"By the time we knew about the problem, it was too late to get someone
to do the national anthem and too late to get a flag," McEwen said.
To make matters worse, UCO's public-address system wasn't working so
committee members couldn't announce to the public that the laser show had
McEwen offers her apologies to the public. "We're sorry. We worked very
hard on this. We worked on this for the past year and on and off for three
years," she said. "We looked at different laser people, they sent
us tapes. We did our homework on this. Mother Nature had a different
Lasertainment didn't have a backup screen because each costs between $20,000
and $25,000, Evans said.
The company has only two screens, including the new six-story high and
50-foot wide screen that was brought to Edmond. The other was at a show in
Minnesota. "The other screen has been at about 300 shows over the past
six years," Evans said. "We've never had anything like this
Discovery of Laservision Creates Eighth World Wonder
18 December 1997: Titled "The Eighth Wonder of
the World", Laservision Australia's second major Singapore attraction
has high expectations to live up to.
Yet, achievable it has been, by Laservision creating a multi-sensory
audience experience, a world first combining their exciting new 3D animated
laser capabilities with 2D film, is their newest Singapore attraction.
Laservision are Australia's leading and most accomplished themed attractions
and presentations company with a large portfolio of innovative and creative
projects in the Asia-Pacific region.
The Singapore Ministry of Defence and the Ministry of Education commissioned
Laservision to create "The Eighth Wonder of the World" for the
Singapore Discovery Centre. The show comprises of a 16-minute
multi-dimensional film and 3D laser experience. It was developed by
Laservision with the duel aim of entertainment and education, mixing comedy
with reality and special effects, and hosted by a specially created 3D-laser
character named "Whizbee".
Constituting Laservision's second major contract for the Singapore
Government the Discovery Centre follows the success of Laservision's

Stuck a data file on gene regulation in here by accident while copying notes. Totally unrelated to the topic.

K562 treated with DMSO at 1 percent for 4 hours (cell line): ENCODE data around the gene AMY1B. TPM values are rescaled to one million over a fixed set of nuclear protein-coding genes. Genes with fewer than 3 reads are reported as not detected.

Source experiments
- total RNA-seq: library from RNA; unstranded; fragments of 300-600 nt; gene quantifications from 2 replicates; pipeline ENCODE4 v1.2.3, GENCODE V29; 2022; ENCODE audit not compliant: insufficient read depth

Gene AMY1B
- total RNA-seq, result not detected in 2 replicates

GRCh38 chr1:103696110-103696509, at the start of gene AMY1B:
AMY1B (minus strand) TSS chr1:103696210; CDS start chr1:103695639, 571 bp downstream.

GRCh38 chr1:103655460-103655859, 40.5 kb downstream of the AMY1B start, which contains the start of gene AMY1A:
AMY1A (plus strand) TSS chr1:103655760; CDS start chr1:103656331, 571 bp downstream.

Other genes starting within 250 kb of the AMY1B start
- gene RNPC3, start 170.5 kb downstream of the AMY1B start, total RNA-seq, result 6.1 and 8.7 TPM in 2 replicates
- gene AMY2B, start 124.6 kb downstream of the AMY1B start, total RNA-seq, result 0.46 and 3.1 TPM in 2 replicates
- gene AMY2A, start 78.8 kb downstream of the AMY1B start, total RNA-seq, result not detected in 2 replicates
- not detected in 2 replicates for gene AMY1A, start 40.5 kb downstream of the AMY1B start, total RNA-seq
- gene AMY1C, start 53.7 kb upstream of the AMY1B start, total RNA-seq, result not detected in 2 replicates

spectacular Merlion created on Sentosa Island, Singapore's premier themed
"The Eighth Wonder of the World", depicts and illustrates a debate
between two fantasy characters a Professor and Whizbee. The Professor,
lecturing on the 'Seven Ancient Wonders' is interrupted by the rascalous
Whizbee, who challenges the relevance of these 'Wonders'. Whizbee maintains
that Singapore must be the Eighth Wonder of the World! Whizbee goes on to
prove his argument throughout the mesmerizing presentation.
The production incorporates archival film footage along with contemporary
elements (many shot in highly restricted areas) filmed during two weeks
location by Laservision. Utilising the latest in digital editing and image
manipulation techniques the various source materials have been seamlessly
merged with sophisticated 3D laser images in Laservision's Sydney studios.
"The film depicts reality whilst the 3D laser experience is beyond
reality." McCartney explains, "The film accurately portrays
historical events, which could not effectively be played out in laser
animation. The laser animation and graphics re-enforce abstract concepts
more strongly and effectively than film. One medium augments the other
explaining, dramatising and bringing history to life in an exhilarating and
relevant new way." To perform this innovative presentation Laservision
have re-equipped the Discovery Centre theatre with a sophisticated polarised
3D stereoscopic laser projector to take advantage of the specialised silver
screen, and a 'state-of -the-art' 70mm film projection system.
The latest laser projector is a very different technology to the systems
Laservision developed for the dramatic outdoor spectaculars they are
synonymous with. Laservision's latest generation systems simultaneously
project two stereoscopic images. When viewed through special polarised
lenses one of the stereoscopic lasers images is optically masked from each
eye. The brain automatically compensates for the stereo image offsets, as
they are varied the image effectively occupies the space between the screen
and the viewer, creating a convincing three-dimensional illusion. The laser
graphics are interwoven with two-dimensional 70mm film imagery to stunning
effect. Whizbee hovers around the audience then flies toward the screen and
enters the film. Elements from the film image are transformed into
three-dimensional animated laser forms that seemingly occupy the theatre,
encompassing the audience in a multi dimensional and intense experience.
The Singapore Discovery Centre is situated directly opposite the Armed
Services Training Institute and is owned by the Singapore Ministry of Defense.
Created to educating tourists as well as locals about Singapore's history
& defense. The fully equipped 350-seat theatre caters to about 10,000
people daily. Two other 3D films are screened in addition to Laservision's
"The Eighth Wonder of the World".
Contact : Laservision Australia
612 9658 1000 email@example.com
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persons or companies named on the relevant page(s). Laser F/X does
NOT endorse or recommend any products/services and is NOT
responsible for the technical accuracy of the information
provided. We provide this information as a service to
laserists using the Backstage area.